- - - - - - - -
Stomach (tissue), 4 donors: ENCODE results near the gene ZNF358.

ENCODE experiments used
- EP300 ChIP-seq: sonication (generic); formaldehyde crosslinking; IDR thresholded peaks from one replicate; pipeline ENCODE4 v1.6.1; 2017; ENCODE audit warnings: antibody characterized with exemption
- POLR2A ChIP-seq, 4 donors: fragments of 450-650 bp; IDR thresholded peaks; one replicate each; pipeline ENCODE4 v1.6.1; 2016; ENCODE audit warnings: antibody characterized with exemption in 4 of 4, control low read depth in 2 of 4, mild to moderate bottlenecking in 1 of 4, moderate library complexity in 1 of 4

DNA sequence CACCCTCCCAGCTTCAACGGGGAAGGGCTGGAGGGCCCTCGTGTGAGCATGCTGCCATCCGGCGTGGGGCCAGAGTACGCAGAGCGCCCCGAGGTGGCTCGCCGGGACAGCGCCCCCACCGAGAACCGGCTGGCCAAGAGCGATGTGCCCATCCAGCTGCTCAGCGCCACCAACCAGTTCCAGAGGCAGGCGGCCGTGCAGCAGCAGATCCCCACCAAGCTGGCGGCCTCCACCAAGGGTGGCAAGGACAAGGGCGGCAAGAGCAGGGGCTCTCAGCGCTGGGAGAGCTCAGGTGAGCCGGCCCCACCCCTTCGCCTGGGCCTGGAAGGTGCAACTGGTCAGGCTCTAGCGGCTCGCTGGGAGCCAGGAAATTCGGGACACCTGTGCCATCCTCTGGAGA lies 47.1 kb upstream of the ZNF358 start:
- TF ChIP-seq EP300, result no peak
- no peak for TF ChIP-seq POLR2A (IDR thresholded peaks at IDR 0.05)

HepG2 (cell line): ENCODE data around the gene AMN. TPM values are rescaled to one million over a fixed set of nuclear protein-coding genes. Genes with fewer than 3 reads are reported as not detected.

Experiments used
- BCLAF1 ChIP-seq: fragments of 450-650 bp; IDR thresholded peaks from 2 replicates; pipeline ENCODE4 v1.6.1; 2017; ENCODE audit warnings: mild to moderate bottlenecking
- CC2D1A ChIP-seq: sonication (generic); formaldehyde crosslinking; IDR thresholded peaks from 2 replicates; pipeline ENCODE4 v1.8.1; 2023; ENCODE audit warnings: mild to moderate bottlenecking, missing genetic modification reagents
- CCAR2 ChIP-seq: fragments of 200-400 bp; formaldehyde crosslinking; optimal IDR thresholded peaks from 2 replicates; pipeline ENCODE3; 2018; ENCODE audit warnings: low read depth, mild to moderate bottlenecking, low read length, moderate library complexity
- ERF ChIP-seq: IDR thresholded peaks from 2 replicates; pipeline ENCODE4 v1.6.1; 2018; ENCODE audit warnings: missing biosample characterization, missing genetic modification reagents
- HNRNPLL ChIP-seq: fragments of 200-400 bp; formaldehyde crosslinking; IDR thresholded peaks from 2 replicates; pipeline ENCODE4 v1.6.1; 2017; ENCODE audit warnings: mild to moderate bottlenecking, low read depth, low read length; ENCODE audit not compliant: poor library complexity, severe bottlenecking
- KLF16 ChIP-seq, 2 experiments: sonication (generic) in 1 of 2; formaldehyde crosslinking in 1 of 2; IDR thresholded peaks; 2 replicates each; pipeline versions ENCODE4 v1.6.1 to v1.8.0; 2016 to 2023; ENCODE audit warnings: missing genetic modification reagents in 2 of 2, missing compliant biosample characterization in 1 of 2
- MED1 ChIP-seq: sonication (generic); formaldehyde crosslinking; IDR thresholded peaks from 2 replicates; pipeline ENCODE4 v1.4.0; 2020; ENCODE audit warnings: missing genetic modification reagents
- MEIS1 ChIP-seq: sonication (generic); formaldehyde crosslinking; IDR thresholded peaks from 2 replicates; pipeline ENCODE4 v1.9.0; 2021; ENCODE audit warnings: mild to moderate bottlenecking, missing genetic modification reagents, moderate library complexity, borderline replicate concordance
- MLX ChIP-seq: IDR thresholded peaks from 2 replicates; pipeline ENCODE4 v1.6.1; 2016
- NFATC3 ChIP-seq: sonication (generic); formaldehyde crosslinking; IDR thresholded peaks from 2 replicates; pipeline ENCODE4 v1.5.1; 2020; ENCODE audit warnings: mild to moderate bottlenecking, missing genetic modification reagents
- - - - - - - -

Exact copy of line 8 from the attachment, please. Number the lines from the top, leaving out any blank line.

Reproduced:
HepG2 (cell line): ENCODE data around the gene AMN. TPM values are rescaled to one million over a fixed set of nuclear protein-coding genes. Genes with fewer than 3 reads are reported as not detected.